émy Ngamije is a Rwandan-born Namibian writer, who was recently shortlisted for the 2020 AKO Caine Prize for African Writing for his short story ‘The Neighbourhood Watch’. Scout Press, an imprint of Simon & Schuster (US), has recently acquired the rights for his debut novel ‘The Eternal Audience of One’, scheduled to be published in September 2021.
Rémy is also the editor-in-chief of the literary magazine Doek!, the first of its kind in Namibia. His short stories have appeared in a variety of publications, among them are The Johannesburg Review of Books, The Kalahari Review, and AFREADA. More of his writing can be found on his website remythequill.com
We recently had the chance to catch up with Rémy and ask him some questions about the current state of affairs in African publishing, the meaning and importance of African writing and more. Needless to say, we are utterly thrilled to see African-based writers like him starting to get the national and international recognition they deserve.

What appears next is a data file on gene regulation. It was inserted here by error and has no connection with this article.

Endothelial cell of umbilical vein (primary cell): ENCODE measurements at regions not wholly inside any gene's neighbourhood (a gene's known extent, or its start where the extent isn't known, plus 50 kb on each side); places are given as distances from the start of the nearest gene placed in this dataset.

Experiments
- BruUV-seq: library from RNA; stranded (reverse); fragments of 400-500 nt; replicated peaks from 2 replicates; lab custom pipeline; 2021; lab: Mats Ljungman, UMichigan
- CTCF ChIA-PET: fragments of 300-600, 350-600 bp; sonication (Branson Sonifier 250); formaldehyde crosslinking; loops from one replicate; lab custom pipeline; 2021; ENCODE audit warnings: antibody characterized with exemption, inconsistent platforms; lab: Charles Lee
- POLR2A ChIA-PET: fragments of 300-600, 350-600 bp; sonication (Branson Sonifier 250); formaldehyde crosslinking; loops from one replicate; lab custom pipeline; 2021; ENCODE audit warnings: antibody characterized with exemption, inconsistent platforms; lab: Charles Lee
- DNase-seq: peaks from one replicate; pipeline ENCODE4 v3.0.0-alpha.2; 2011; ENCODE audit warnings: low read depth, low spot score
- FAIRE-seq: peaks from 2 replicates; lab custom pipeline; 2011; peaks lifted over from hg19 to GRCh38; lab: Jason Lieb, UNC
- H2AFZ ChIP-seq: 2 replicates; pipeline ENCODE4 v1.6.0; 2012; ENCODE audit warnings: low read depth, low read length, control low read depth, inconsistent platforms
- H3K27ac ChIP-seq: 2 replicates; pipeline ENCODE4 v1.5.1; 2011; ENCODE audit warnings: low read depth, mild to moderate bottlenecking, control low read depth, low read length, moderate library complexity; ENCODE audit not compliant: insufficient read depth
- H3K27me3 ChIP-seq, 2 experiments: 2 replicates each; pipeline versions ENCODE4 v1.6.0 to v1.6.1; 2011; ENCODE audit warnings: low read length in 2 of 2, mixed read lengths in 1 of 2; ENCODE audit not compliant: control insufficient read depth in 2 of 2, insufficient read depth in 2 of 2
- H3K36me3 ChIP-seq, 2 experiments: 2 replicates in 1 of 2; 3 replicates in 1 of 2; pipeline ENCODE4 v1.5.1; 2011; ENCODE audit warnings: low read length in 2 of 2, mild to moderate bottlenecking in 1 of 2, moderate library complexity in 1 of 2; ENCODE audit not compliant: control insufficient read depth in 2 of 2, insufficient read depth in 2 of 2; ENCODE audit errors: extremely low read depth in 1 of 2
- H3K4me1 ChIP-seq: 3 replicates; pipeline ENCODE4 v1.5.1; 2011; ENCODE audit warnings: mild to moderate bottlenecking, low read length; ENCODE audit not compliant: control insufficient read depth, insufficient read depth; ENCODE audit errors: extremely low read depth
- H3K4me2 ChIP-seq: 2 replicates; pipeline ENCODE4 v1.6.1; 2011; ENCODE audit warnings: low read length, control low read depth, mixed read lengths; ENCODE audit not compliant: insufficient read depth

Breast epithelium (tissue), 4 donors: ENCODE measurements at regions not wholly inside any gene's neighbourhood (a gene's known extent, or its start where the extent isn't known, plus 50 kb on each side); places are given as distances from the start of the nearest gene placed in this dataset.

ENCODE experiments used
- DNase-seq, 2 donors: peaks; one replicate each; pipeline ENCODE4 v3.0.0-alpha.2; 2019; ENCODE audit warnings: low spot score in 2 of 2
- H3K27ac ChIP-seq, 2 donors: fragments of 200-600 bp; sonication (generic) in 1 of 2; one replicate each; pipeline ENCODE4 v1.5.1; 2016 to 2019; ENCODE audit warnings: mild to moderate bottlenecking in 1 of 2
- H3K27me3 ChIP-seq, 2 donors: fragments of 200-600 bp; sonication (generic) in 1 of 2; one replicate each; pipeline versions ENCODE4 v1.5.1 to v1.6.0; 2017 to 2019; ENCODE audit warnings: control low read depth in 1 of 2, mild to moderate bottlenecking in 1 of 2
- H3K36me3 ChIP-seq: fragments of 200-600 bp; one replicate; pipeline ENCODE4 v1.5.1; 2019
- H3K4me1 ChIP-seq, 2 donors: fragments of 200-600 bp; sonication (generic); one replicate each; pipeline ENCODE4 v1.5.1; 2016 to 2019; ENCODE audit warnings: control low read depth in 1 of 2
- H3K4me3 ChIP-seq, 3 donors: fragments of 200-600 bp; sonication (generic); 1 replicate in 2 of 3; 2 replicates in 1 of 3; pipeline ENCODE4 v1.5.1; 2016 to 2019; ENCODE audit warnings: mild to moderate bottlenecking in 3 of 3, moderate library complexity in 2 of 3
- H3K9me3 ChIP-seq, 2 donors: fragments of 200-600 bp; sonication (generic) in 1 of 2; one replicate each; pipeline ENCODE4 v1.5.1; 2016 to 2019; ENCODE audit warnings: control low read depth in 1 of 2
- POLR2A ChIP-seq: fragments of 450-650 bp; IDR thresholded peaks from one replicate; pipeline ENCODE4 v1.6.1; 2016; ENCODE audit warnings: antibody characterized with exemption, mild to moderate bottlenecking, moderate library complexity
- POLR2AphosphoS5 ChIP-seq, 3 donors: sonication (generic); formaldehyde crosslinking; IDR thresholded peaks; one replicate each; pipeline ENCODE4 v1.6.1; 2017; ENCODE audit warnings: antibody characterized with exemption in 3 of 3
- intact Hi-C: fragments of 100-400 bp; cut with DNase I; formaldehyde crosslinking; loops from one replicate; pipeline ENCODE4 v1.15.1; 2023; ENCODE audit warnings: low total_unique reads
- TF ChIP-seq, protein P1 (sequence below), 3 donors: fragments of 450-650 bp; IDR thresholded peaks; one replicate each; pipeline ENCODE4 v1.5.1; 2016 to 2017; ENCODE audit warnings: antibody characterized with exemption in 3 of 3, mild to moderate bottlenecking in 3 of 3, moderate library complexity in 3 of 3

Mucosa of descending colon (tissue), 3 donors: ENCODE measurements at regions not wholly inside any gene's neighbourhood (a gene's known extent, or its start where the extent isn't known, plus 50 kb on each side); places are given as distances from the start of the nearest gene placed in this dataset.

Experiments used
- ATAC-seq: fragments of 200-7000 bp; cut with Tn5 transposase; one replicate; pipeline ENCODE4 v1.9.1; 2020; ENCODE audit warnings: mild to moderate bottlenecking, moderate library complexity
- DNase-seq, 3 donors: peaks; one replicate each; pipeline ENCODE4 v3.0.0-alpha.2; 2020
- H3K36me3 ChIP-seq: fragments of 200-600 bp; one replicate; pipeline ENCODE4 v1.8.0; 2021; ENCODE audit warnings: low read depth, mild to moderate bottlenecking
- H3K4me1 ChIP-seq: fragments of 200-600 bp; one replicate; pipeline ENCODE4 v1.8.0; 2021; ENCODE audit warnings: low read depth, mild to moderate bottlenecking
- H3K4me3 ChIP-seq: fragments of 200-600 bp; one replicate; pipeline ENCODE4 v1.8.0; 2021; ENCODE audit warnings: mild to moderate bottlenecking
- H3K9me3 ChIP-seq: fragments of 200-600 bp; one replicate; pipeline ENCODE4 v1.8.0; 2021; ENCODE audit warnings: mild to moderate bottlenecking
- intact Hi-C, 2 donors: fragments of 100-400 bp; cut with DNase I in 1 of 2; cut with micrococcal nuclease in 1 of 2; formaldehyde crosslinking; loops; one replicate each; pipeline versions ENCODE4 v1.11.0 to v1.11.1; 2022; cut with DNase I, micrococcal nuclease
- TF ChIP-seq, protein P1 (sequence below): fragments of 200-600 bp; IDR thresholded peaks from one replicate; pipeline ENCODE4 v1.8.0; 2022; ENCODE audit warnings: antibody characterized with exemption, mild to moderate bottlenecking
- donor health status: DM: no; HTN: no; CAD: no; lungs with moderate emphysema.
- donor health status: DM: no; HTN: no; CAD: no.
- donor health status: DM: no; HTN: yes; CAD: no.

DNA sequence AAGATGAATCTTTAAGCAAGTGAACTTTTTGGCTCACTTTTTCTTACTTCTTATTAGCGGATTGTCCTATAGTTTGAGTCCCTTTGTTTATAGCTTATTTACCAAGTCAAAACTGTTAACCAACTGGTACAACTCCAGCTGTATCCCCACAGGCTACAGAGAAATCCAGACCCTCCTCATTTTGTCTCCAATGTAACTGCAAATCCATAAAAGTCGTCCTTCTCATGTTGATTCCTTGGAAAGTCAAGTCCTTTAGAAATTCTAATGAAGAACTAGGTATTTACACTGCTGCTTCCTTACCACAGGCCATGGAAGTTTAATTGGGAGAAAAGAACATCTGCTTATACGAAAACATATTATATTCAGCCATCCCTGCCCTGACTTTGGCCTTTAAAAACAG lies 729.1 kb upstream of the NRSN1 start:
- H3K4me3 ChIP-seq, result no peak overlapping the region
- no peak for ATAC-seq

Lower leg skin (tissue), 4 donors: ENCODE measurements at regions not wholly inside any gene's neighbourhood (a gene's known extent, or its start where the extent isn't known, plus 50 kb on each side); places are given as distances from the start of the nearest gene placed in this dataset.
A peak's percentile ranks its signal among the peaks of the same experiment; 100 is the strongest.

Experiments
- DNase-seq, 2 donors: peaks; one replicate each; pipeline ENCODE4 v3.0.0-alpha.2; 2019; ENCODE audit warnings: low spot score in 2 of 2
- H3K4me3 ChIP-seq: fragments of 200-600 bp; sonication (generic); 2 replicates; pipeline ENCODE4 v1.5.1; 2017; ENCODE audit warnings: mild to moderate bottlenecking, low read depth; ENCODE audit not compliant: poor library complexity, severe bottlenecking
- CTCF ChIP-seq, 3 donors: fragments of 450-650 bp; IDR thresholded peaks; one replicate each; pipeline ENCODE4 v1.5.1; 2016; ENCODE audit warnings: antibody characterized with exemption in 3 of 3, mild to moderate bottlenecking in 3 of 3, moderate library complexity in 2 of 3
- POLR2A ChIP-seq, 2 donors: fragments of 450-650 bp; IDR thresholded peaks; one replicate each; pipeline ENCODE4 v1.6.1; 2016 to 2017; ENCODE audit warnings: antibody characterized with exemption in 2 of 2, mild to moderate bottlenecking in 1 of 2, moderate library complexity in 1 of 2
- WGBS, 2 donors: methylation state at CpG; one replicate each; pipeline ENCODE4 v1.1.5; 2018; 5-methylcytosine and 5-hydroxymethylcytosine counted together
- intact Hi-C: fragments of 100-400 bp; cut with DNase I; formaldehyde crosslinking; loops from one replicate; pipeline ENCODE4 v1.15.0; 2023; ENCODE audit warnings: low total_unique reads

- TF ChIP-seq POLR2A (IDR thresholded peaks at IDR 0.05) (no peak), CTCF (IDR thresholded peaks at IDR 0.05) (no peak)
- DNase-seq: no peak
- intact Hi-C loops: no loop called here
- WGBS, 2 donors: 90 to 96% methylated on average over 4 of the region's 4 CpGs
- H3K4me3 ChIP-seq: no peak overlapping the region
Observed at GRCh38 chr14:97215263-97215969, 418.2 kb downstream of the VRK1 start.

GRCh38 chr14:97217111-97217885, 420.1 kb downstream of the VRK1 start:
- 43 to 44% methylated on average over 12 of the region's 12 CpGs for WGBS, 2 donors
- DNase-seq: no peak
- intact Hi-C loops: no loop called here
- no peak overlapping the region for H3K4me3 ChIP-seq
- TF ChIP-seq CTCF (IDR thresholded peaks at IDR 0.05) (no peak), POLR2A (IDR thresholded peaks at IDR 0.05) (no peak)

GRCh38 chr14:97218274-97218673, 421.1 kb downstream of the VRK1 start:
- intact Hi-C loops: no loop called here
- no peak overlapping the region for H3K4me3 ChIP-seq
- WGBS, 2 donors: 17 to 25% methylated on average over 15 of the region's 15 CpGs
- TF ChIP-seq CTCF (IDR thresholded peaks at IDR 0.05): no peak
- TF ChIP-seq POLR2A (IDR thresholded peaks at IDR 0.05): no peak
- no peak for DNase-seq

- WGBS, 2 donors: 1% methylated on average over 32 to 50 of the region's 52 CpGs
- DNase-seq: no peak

The Importance of Literary Prizes – Particularly for African Writing
When we asked Rémy about the impact of Western-based prizes like the AKO Caine Prize can have on African writers and African writing, he explained that ‘[a]ll literary prizes recognise writers—they make them seen, they thrust them and their work into a spotlight. For African writers, such prizes are sometimes the only way their work can be given national, continental, or global attention. For me—working in Windhoek, Namibia—the AKO Caine Prize has amplified the reach and range of my work.